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Dan Ariely on the “Irrationality” of American inequality

In economics, political science, politics on May 20, 2012 at 09:49

 

Dan Ariely on the “Irrationality” of American inequality – radioopensource.org

Dan Ariely of Predictably Irrational fame, makes the arresting point that from the standpoint of fairness and equity in the distribution of wealth and power, the vast majority of Americans (90-plus percent) would prefer to be living in Sweden. Which is to say: Mitt Romney’s scariest nightmare, “a European-style welfare state,” may be just the briar patch that most of us Bre’r Rabbits long for.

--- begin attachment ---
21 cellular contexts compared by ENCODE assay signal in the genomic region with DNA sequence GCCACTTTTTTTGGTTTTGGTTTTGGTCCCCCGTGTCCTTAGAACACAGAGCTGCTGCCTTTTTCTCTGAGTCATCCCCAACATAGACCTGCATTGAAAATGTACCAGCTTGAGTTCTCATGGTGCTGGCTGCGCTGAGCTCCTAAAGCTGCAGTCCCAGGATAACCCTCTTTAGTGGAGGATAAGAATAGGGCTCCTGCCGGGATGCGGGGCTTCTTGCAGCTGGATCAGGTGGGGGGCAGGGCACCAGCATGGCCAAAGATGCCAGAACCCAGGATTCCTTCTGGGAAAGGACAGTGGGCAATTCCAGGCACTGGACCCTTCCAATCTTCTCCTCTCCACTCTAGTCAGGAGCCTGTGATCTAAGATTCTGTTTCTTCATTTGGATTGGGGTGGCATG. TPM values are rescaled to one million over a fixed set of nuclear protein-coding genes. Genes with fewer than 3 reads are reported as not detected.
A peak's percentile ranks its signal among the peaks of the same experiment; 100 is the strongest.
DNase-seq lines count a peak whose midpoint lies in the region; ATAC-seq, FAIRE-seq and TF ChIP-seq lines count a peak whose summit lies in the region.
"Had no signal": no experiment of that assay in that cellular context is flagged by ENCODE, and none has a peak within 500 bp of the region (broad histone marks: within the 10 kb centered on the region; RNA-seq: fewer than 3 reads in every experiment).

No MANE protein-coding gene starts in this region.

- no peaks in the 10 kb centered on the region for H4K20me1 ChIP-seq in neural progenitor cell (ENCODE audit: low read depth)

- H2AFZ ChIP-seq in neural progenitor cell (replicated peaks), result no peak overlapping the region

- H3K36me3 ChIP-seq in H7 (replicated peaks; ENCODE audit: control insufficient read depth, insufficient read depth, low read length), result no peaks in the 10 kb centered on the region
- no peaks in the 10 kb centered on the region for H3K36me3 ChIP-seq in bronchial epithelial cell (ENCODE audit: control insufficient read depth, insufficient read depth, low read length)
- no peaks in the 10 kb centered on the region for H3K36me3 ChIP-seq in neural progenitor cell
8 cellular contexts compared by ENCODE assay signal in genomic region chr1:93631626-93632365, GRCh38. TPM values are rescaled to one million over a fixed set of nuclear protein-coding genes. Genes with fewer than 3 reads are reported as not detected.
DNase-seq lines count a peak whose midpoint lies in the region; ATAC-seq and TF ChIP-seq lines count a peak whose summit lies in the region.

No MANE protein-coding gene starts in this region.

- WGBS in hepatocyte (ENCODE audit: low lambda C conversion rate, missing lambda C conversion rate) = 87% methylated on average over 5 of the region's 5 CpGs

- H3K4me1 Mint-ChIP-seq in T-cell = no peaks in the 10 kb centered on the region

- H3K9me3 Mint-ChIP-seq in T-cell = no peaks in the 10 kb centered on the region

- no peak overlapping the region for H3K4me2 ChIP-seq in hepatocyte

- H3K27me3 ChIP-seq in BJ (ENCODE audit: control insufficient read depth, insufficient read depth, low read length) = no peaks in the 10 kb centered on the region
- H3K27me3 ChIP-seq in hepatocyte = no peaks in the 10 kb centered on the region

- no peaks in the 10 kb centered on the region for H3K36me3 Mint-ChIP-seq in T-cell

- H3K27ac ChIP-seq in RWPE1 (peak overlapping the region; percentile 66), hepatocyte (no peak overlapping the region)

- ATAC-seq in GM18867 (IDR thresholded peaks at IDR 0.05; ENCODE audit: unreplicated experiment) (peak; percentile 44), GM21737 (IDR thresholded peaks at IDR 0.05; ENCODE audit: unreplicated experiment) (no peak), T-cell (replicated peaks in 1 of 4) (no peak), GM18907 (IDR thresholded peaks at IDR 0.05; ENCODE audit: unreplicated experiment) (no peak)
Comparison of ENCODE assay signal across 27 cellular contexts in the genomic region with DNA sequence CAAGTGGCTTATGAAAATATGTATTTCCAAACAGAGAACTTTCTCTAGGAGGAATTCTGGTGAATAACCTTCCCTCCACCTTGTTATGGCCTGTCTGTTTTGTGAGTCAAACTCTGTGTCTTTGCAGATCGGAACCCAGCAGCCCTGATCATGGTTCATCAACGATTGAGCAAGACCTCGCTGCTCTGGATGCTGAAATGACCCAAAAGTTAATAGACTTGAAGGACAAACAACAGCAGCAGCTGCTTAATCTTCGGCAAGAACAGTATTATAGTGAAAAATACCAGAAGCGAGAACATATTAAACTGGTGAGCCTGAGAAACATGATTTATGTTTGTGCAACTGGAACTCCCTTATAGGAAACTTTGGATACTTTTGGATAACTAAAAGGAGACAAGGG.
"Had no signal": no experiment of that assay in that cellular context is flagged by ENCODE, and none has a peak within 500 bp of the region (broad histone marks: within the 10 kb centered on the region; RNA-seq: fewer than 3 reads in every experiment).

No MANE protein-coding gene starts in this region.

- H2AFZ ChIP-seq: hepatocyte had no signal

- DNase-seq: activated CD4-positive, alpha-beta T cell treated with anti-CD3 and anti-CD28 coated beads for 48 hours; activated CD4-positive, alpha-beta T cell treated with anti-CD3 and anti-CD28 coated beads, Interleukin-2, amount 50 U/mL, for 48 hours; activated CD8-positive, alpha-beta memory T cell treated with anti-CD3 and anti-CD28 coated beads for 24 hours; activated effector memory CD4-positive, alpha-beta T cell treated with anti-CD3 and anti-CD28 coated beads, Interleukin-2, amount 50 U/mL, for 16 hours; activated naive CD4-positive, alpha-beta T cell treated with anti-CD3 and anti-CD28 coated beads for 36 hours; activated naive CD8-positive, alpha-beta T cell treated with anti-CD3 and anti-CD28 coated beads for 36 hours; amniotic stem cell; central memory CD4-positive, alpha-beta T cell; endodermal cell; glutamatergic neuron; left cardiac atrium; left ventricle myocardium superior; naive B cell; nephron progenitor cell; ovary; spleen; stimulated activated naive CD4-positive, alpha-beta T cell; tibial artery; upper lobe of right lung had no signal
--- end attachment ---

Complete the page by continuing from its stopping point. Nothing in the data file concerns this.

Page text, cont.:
Main roots of Judt’s and our own unease seem to pop right out of Dan Ariely’s experimental surveys — typically clever in their simplicity. First, when he asks his thousands of respondents to estimate the real division of wealth in the US, and then to propose an ideal distribution, we Americans confirm our sentimental attachment to a polite tilt of privilege. We cherish our mythic legacy of quasi-egalitarian social democracy, with no extreme concentrations of wealth or poverty. But what our answers really confirm is our delusion about the economy we live in now. The top 20 percent of the people in fact own 84 percent of the goods, and the bottom 40 percent of us, barely floating on a sea of debt, own less than half of one percent of the wealth of the nation. We live across roughly double the rich-poor gap measured in Germany, Japan and Denmark. By the standard “Gini coefficient” of wealth inequality, the US ranks with Turkestan and Tunisia, just a tad more equal than Chad and Sri Lanka.

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